Recently the bond rating company Moody’s Investor Service cut their ranking of Chicago to junk status. The move ticked off a lot of people in the Windy City who think Moody’s overstated the case. I agree that Moody’s is wrong… not because they went too far, but because they didn’t go far enough. Chicago is not close to bankrupt. It’s completely bankrupt. People are just afraid to say this out loud.
The city’s pensions are underfunded by $20 billion. Moody’s gave a rating that reflects how the city is performing. City officials are just angry Moody’s called them out. The bureaucrats pointed to Standard and Poor’s, which had Chicago ranked an A+. But after Moody’s released their assessment, Standard and Poor’s lowered their rating as well — just not as low as the Moody’s rating. It really isn’t all that complicated. Unless there’s a change to how pensions are funded or benefits accrue, the pension liabilities will completely swallow the city and then some.
Chicago has four ways it can offset this financial mess: raise taxes, lower benefits, require higher contributions from city workers, or some combination of the three.
There has been a lot of talk about changing what workers pay into the system, as well as cutting benefits for workers that are still years from retirement… but the Illinois Supreme Court already shot this down when they ruled that similar changes by the State of Illinois violated the state’s constitution. If it won’t work at the state level, then it won’t fly at the local level, either.
Chicago could still try raising taxes high enough to cover its costs. Though I highly doubt voters will support a tax hike big enough for public employees to enjoy their comfortable pensions, when the average private worker still must fend for himself. That doesn’t leave the city with many options. Which means it has a liability that, at this point, it can’t pay. That sounds like bankruptcy to me.
Still, city officials claim that Chicago won’t grind to a halt, and it won’t. It’s a vibrant hub of commerce. It’s not Detroit, where residents fled the city and homes sold for $100. It’s not Puerto Rico, which racked up massive debts to fund its unbalanced budget.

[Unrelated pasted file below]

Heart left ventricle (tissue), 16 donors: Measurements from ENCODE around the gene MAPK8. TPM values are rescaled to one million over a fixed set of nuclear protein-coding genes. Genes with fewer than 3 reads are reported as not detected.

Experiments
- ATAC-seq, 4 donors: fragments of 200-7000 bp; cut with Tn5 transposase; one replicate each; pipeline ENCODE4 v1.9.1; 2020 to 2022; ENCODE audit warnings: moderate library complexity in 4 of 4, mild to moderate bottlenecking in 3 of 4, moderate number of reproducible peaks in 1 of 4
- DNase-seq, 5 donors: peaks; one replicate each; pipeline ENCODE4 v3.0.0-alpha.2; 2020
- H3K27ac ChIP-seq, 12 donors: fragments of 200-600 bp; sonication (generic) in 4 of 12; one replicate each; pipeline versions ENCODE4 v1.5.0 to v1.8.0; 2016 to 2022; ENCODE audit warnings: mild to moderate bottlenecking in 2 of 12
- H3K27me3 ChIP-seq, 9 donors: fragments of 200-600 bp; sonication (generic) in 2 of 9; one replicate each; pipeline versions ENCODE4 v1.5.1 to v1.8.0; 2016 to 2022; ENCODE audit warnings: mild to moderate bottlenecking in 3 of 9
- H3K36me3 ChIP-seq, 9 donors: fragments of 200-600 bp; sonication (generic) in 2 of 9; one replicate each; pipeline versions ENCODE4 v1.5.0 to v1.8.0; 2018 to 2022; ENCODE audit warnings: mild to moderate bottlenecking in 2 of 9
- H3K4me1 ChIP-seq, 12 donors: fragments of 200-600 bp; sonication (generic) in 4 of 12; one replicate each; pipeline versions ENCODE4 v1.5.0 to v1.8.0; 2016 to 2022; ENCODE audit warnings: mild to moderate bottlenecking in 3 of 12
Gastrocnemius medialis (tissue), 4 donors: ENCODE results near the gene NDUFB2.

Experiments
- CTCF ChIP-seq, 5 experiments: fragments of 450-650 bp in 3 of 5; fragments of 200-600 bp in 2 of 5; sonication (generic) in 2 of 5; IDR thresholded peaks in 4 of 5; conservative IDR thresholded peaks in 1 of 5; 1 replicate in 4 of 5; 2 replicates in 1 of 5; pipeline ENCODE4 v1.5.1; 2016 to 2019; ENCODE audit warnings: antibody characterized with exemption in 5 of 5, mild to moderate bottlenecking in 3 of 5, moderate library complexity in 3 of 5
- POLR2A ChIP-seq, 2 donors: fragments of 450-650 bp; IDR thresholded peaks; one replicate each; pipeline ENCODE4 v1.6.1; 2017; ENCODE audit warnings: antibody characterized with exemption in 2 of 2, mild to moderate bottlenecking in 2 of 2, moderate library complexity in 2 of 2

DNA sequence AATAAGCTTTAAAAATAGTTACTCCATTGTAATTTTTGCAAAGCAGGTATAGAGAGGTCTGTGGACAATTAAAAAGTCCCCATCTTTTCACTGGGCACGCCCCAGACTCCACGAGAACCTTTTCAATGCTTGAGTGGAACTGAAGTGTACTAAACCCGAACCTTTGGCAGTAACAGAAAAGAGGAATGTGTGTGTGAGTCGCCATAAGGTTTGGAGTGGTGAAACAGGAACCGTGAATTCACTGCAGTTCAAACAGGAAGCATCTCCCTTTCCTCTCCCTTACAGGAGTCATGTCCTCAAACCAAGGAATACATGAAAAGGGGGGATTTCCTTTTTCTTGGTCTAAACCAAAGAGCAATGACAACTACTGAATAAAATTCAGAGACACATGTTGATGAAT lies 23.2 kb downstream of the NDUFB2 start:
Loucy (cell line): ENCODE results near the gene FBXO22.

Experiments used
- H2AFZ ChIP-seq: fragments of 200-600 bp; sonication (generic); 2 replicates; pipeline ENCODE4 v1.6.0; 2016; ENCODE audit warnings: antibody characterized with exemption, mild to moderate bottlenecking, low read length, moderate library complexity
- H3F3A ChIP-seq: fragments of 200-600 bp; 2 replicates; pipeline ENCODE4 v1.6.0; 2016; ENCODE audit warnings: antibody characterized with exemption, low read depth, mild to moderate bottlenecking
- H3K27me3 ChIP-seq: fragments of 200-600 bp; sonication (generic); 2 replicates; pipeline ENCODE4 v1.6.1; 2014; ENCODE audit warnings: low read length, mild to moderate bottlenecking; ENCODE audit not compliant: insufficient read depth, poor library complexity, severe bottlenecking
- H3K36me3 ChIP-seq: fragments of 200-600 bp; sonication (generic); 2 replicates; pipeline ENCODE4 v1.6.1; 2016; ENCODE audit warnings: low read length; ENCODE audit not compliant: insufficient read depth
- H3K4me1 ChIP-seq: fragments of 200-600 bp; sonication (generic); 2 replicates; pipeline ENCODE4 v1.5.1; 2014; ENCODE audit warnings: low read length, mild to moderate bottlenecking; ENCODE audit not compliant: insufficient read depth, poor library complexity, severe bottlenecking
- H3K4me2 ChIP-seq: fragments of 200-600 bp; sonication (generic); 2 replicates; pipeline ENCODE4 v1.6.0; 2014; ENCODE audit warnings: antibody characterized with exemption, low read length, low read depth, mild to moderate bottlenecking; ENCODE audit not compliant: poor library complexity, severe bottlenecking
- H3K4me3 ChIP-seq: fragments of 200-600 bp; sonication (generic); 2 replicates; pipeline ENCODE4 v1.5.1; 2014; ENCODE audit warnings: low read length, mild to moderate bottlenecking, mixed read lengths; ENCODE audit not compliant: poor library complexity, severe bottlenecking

But the fact remains that Chicago is unable to pay what it owes. Something has to give, and soon.
As we’ve seen in other cases — Stockton, Vallejo, and Detroit — when there’s not enough money to go around, it’s the bondholders that get the shaft, no matter what their claim on assets. That’s why Moody’s was right to give Chicago the rating that it did. It’s their business to rate the city such that potential bond buyers can make informed investment decisions. Their business is not to salvage a city’s reputation. If Moody’s analysts forecast Chicago won’t be able to pay all of its bills, with the result that bondholders likely will take a hit, then the company has an obligation to publish that outlook.
Of course, city officials see things a bit differently. They’ve literally cut the company out of current deals, and are now only using credit agencies that see Chicago in a better light. It’s hard to feel any sympathy for Moody’s since this firm, as well as Standard & Poor’s, made a fortune during the housing boom by slapping their highest ratings on shady sub-prime deals.
It’s investors who purchase Chicago bonds that deserve some level of protection, or at least quality information, which they get with the junk rating Moody’s assigned to Chicago. At the end of the day, all of this highlights the same issue — there’s no such thing as risk-free investing.
Chicago bonds are backed by the “full faith and credit” of the city. Given everything we know about their finances and how bondholders have been treated in the past, the words “caveat emptor” come to mind, no matter what the rating of any bond. Municipal bond buyers and muni bond fund investors should closely inspect their portfolios to see if they have any exposure to the Second City. Better to find out now, before things get worse.